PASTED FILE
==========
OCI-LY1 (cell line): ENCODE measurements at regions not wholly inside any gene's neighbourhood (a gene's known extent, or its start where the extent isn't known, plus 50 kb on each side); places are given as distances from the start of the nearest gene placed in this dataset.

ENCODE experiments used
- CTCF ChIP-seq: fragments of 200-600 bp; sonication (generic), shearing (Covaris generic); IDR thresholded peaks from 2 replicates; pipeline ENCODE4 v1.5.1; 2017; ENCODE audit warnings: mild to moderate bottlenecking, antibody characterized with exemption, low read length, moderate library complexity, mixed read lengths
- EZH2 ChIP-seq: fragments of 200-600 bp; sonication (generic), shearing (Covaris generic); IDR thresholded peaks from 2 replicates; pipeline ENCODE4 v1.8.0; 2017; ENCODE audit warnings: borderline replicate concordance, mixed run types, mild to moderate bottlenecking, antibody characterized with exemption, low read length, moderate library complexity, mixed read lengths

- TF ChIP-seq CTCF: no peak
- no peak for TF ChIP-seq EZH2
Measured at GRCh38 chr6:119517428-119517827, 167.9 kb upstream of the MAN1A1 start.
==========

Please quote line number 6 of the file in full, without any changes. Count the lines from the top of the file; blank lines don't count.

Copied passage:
- no peak for TF ChIP-seq EZH2